Paradise Papers reveal how Apple used Jersey for tax haven after Ireland crackdown

We pay all the taxes we owe, says boss Tim Cook

In another shocking financial revelation from Paradise Papers, it is now learnt that the world’s most profitable tech firm Apple has been using a secretive structure, which reportedly enables it to continue avoiding billions in taxes.

The latest claims emerge from the Paradise Papers, a huge leak of documents concerning the world of offshore finance, as they show how the tech giant sidestepped a 2013 crackdown on its controversial Irish tax practices by actively shopping around for a tax haven. It then moved the firm holding most of its untaxed offshore cash, now $252bn, to the Channel Island of Jersey, BBC stated.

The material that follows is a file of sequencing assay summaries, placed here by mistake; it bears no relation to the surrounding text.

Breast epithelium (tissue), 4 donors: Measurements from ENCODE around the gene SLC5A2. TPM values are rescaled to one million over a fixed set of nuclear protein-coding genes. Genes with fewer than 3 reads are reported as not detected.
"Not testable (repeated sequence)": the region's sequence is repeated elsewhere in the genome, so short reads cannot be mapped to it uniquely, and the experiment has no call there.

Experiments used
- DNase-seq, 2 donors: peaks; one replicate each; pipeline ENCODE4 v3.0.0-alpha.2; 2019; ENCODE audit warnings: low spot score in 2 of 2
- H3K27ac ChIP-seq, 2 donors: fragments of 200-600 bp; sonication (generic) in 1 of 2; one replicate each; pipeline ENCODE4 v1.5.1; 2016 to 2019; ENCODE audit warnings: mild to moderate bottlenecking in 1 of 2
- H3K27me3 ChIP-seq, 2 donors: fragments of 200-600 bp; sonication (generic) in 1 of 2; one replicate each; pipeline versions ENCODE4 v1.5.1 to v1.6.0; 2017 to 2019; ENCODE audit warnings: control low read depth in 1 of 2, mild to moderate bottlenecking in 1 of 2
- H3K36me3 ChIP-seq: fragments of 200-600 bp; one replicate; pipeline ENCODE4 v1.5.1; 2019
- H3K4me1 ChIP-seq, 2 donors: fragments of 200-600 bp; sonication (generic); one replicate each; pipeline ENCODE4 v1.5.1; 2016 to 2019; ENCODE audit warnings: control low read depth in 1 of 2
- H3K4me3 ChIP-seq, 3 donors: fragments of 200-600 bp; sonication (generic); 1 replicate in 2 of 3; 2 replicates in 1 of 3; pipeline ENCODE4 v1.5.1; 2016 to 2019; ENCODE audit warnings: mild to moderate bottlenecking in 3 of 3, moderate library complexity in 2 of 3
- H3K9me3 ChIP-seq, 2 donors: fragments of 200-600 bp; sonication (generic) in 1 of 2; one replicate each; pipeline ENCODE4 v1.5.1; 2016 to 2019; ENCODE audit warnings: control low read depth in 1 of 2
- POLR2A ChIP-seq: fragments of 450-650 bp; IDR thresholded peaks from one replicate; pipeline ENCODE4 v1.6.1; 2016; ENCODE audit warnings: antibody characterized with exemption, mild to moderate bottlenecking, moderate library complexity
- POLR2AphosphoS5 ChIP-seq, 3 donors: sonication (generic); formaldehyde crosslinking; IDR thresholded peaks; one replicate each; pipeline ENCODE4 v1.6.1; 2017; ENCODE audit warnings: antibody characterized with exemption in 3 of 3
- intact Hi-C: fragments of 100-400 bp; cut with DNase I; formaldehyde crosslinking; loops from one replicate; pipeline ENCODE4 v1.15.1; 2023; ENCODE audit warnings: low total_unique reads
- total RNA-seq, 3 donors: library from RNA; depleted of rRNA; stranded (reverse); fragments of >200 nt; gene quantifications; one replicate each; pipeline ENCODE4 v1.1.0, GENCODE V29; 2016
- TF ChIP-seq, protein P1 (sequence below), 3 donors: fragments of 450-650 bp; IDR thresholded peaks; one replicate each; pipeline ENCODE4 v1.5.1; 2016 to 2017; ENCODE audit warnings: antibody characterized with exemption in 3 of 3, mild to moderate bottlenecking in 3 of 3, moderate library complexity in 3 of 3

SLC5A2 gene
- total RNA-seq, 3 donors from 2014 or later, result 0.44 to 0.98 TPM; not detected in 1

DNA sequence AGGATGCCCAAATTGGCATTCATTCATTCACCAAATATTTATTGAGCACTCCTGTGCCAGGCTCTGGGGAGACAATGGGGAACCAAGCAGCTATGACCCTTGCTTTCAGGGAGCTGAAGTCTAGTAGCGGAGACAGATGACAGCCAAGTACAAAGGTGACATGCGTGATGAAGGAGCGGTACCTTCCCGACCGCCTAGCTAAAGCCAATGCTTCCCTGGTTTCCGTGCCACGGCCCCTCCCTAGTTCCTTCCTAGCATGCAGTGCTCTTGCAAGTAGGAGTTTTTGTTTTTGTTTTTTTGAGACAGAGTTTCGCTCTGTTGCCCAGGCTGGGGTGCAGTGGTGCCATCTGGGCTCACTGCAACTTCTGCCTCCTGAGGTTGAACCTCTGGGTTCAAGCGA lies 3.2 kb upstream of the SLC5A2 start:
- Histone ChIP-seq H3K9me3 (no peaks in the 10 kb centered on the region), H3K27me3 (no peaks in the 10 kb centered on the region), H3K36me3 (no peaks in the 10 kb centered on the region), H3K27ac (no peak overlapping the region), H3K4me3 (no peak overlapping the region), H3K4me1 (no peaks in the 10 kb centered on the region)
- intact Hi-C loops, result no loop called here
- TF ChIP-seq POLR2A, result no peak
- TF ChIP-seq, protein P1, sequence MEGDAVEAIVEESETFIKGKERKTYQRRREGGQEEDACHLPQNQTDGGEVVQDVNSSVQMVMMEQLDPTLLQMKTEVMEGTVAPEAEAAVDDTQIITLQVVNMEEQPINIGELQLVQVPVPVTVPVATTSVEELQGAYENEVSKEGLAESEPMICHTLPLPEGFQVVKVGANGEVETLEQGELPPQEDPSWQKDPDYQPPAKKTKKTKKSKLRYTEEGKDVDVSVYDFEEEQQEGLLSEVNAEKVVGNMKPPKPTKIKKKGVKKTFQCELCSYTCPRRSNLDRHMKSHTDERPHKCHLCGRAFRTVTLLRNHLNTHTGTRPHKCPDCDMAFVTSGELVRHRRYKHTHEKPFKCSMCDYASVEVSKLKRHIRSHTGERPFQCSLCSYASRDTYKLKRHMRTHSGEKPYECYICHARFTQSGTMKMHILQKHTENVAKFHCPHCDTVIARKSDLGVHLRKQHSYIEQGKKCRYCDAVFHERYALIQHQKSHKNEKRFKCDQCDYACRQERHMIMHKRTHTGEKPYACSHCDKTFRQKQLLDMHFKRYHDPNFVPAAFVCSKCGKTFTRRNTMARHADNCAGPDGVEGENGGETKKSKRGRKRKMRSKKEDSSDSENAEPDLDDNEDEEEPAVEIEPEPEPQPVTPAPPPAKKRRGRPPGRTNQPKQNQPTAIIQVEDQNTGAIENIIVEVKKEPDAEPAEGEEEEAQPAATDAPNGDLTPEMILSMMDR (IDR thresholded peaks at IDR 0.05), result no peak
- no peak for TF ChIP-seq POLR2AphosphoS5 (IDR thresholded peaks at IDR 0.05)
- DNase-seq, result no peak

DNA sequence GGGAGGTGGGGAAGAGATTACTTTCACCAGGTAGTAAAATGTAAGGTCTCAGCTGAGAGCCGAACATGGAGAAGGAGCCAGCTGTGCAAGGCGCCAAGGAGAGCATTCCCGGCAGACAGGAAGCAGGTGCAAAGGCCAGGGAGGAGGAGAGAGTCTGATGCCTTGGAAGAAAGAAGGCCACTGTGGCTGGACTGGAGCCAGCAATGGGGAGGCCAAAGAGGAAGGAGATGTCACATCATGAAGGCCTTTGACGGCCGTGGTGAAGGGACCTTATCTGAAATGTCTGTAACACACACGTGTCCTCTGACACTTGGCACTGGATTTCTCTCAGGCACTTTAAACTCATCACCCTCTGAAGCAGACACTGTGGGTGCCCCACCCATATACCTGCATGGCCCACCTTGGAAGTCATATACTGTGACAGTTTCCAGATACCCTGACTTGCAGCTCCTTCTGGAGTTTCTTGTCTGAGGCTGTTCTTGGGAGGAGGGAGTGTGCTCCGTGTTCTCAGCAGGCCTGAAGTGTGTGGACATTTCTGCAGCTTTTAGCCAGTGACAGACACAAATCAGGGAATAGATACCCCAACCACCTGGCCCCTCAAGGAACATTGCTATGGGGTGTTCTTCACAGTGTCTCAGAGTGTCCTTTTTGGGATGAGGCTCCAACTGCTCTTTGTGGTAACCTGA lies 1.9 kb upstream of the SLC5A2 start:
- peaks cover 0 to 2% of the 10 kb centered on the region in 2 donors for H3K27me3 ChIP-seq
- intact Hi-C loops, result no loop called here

Read related story: Paradise Papers: 10 shocking revelations

However, Apple claims that the new structure has not lowered its taxes. “We pay all the taxes we owe, every single dollar,” boss Tim Cook said: “We do not depend on tax gimmicks… . We do not stash money on some Caribbean island.”

The company said in a statement: “The debate over Apple’s taxes is not about how much we owe but where we owe it. As the largest taxpayer in the world we’ve paid over 35 billion dollars in corporate income taxes over the past three years, plus billions of dollars more in property tax, payroll tax, sales tax and VAT.”

The statement further said: “We believe every company has a responsibility to pay the taxes they owe and we’re proud of the economic contributions we make to the countries and communities where we do business.”

The documents also show how Apple’s two key Irish subsidiaries, Apple Operations International and Apple Sales International, were managed by Appleby’s office in Jersey until early 2016, the BBC said.

The majority of the leaked Paradise Papers come from Bermuda-based legal firm Appleby, which specialises in offshore accounts.

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